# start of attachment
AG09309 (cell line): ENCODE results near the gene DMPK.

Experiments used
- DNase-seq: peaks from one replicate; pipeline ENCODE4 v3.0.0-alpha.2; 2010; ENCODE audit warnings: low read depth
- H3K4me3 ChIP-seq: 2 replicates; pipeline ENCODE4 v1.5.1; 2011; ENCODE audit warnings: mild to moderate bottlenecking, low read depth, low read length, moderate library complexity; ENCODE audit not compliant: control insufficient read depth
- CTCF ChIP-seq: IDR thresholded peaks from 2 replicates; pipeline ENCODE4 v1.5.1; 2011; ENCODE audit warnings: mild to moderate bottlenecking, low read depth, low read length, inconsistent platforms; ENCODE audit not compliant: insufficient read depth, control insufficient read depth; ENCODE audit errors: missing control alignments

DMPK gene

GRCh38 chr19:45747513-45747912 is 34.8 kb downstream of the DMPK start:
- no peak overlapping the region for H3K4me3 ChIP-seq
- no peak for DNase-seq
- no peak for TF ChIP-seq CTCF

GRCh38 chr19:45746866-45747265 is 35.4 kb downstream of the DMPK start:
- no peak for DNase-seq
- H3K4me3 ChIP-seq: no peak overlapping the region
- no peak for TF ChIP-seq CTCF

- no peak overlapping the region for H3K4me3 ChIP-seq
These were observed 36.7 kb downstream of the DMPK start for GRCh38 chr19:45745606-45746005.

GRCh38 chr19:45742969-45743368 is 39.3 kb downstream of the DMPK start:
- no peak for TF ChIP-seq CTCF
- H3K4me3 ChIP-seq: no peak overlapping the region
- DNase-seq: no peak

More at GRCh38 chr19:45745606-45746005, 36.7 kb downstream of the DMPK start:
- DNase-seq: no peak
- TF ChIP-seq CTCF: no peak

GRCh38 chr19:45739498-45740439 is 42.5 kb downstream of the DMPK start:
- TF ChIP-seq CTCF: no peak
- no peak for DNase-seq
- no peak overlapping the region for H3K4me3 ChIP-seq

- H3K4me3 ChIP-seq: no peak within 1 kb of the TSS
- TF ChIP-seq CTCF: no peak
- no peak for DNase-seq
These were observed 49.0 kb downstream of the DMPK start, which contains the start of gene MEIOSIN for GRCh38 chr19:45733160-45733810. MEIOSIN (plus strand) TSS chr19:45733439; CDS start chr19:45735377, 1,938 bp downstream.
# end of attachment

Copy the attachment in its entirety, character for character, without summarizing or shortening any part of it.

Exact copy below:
AG09309 (cell line): ENCODE results near the gene DMPK.

Experiments used
- DNase-seq: peaks from one replicate; pipeline ENCODE4 v3.0.0-alpha.2; 2010; ENCODE audit warnings: low read depth
- H3K4me3 ChIP-seq: 2 replicates; pipeline ENCODE4 v1.5.1; 2011; ENCODE audit warnings: mild to moderate bottlenecking, low read depth, low read length, moderate library complexity; ENCODE audit not compliant: control insufficient read depth
- CTCF ChIP-seq: IDR thresholded peaks from 2 replicates; pipeline ENCODE4 v1.5.1; 2011; ENCODE audit warnings: mild to moderate bottlenecking, low read depth, low read length, inconsistent platforms; ENCODE audit not compliant: insufficient read depth, control insufficient read depth; ENCODE audit errors: missing control alignments

DMPK gene

GRCh38 chr19:45747513-45747912 is 34.8 kb downstream of the DMPK start:
- no peak overlapping the region for H3K4me3 ChIP-seq
- no peak for DNase-seq
- no peak for TF ChIP-seq CTCF

GRCh38 chr19:45746866-45747265 is 35.4 kb downstream of the DMPK start:
- no peak for DNase-seq
- H3K4me3 ChIP-seq: no peak overlapping the region
- no peak for TF ChIP-seq CTCF

- no peak overlapping the region for H3K4me3 ChIP-seq
These were observed 36.7 kb downstream of the DMPK start for GRCh38 chr19:45745606-45746005.

GRCh38 chr19:45742969-45743368 is 39.3 kb downstream of the DMPK start:
- no peak for TF ChIP-seq CTCF
- H3K4me3 ChIP-seq: no peak overlapping the region
- DNase-seq: no peak

More at GRCh38 chr19:45745606-45746005, 36.7 kb downstream of the DMPK start:
- DNase-seq: no peak
- TF ChIP-seq CTCF: no peak

GRCh38 chr19:45739498-45740439 is 42.5 kb downstream of the DMPK start:
- TF ChIP-seq CTCF: no peak
- no peak for DNase-seq
- no peak overlapping the region for H3K4me3 ChIP-seq

- H3K4me3 ChIP-seq: no peak within 1 kb of the TSS
- TF ChIP-seq CTCF: no peak
- no peak for DNase-seq
These were observed 49.0 kb downstream of the DMPK start, which contains the start of gene MEIOSIN for GRCh38 chr19:45733160-45733810. MEIOSIN (plus strand) TSS chr19:45733439; CDS start chr19:45735377, 1,938 bp downstream.